Do's and Dont's: Farmers Market Etiquette - Modern Farmer

Do’s and Dont’s: Farmers Market Etiquette

Do: Take as many free samples as you damn want. “Sampling is a big part of our business,” says Miller. “It gives us an opportunity to make better choices about what [customers] want.” Do: Feel free to haggle. But don’t be surprised if the staffers don’t negotiate. While the staffers at Hawthorne don’t consider it […]

DO

Do: Take as many free samples as you damn want. “Sampling is a big part of our business,” says Miller. “It gives us an opportunity to make better choices about what [customers] want.”

Do: Feel free to haggle. But don’t be surprised if the staffers don’t negotiate. While the staffers at Hawthorne don’t consider it rude to try to bargain, they do stick to the marked prices.

Do: Buy the bad-for-you pastries.One of my chief complaints is that I feel like some sort of monster when I eschew the healthy produce and buy a pie. Miller assures me this is all in my head.

Do: Flirt with the staff. “Flirting is kind of fun of its own accord and it’s part of the markets.” After I ask Miller about this, he asks for my email address so he can send me an article he recently read about flirting in farmers markets. (I never got the email.) I can’t tell if he’s flirting with me.

Do: Return stuff if you hate it. Who returns food? Still, the farmers do take returns. “We don’t mind losing $4 if it’s going to make someone keep their trust in us and our products,” Miller says.

DON’T

Don’t: Bother asking before taking a sample of something that’s not labeled as a sample. “Most people know how this works.” (No, I did not.) “You don’t really have to ask, but you can ask anyway.” So apparently it’s fine to just grab a strawberry or string bean and chomp away in the name of sampling.

Don’t: Feel obligated to purchase just because you’ve accepted samples. For reals. From Miller “Our purpose with sampling is not necessarily to make a sale on the spot. Our goal is to give people a familiarity with our products so that we become a part of their regular shopping circuit. So we don’t want people to be discouraged from sampling even if they’re not going to buy that day.”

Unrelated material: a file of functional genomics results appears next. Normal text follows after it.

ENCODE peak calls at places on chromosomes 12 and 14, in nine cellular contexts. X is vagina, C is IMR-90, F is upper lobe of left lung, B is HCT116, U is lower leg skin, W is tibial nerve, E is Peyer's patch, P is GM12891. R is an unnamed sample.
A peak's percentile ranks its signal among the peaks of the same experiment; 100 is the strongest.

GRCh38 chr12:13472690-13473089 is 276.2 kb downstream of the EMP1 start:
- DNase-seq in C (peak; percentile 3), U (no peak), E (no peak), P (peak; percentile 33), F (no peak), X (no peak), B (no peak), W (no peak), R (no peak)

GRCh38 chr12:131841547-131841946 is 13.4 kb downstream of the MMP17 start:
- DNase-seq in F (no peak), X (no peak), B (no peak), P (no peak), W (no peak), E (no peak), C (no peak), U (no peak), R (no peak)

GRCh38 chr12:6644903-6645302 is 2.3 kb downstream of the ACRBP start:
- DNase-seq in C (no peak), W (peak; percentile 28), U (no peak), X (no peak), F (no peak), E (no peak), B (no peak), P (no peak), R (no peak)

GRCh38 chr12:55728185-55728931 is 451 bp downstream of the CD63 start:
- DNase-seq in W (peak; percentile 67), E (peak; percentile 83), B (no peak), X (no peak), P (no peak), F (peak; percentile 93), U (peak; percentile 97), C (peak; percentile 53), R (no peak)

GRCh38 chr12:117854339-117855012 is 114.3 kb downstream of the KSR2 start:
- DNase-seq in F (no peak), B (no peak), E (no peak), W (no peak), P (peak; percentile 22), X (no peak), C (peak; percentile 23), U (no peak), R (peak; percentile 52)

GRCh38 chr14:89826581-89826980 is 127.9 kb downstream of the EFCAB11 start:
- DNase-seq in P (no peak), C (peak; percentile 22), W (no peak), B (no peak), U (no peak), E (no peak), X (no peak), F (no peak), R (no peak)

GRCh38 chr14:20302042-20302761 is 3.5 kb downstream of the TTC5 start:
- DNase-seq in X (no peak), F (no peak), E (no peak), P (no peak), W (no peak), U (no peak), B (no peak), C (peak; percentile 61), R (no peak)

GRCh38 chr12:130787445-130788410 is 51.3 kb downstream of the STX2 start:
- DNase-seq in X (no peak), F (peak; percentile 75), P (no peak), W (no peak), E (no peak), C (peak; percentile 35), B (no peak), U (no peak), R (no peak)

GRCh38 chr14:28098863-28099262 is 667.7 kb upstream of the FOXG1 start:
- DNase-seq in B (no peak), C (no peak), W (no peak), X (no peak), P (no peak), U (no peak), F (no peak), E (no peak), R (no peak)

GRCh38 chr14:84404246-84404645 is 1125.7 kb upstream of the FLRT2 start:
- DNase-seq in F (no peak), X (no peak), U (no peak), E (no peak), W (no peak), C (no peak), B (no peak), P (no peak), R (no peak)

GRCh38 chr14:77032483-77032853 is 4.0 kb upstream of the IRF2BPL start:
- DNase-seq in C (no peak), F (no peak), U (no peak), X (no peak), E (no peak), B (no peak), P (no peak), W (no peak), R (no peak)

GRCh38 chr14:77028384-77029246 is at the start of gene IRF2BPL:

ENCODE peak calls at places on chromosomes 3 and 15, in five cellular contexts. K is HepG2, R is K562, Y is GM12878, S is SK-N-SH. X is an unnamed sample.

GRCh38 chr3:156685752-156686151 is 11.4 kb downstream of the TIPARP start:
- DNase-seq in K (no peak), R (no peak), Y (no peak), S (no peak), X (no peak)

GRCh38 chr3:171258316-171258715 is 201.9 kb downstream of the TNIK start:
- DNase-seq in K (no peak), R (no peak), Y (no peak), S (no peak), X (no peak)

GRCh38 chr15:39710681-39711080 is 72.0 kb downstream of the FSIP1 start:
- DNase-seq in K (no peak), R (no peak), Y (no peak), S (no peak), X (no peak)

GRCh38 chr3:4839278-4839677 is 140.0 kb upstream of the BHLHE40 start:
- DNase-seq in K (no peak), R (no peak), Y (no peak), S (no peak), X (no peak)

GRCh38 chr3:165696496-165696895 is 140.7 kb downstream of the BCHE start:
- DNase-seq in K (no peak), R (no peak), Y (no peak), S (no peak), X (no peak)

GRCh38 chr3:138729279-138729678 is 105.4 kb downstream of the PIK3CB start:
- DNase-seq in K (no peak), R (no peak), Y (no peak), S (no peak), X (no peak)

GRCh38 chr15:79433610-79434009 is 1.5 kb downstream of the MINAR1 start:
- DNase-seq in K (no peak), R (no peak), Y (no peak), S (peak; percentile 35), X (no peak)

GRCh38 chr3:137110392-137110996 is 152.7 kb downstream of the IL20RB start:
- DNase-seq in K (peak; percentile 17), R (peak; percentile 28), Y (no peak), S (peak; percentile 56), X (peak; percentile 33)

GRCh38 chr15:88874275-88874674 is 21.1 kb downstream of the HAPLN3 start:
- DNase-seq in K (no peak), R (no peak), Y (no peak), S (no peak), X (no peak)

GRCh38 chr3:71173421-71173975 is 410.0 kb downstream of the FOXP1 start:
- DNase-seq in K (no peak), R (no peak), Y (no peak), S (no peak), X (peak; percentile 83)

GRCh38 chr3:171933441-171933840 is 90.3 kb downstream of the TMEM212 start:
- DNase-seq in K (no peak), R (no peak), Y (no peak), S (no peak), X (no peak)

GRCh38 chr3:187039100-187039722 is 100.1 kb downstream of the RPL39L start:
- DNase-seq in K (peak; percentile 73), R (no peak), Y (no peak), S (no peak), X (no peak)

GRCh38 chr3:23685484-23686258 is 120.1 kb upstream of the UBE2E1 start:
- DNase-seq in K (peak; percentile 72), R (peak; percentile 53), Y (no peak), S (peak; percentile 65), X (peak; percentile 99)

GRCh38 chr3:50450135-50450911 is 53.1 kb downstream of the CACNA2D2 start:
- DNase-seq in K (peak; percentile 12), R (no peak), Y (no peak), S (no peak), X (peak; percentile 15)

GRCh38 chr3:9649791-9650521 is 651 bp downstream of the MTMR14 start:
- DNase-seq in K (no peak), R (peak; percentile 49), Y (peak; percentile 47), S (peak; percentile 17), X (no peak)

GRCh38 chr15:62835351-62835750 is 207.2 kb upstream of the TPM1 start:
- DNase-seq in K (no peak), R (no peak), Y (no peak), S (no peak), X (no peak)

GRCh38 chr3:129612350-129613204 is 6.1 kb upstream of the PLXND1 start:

Don’t: Be afraid to use large bills. I thought breaking $50 or $100 bills would be a no-no, but it’s fine. The sellers start the day with lots of small bills for change. Hawthorne accepts credit and debit cards and also food stamps via EBT cards.

Don’t: Jump other customers in line. This was literally the only thing Miller would admit is bad customer behavior. Cutting in front is wrong, everywhere, all the time.

Correction: An earlier version of this story misidentified the Hawthorne Valley Farm employee. It is Chris Miller, not John Scott Legg.

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Hannah
1 year ago

I’ve set up at several farmers markets. As a woman vendor who’s often been cornered by men who felt entitled to flirt regardless of my reciprocating or not (particularly since you can’t leave your own booth), I’d say proceed with caution on the flirting front. It can get icky quickly if you’re not strongly aware of social cues and body language.

Xena
1 year ago

I work in the farmers’ market industry for a state in the western US. This is truly one of the worst, poorly researched articles about farmers’ market etiquette I’ve ever read or heard about in my entire career. This author knows nothing about food safety laws, or how hard a farmer works for little pay. Absolute rubbish.

Sarah
1 year ago

Yikes. After seven years working at farmers markets, I disagree with most of this etiquette. Maybe it’s regional? The advice I give to those who ask: 1) If it’s not signed, it’s not a sample. We make most of our money in peak-season on berries, and every time I have to refill cartons that customers have grazed on without buying, I’m losing money. (Plus, you’re sticking your fingers in the berries that someone else is going to buy…) If you’re eyeing product for a particular recipe or have had an iffy experience with the product in the past, feel free… Read more »

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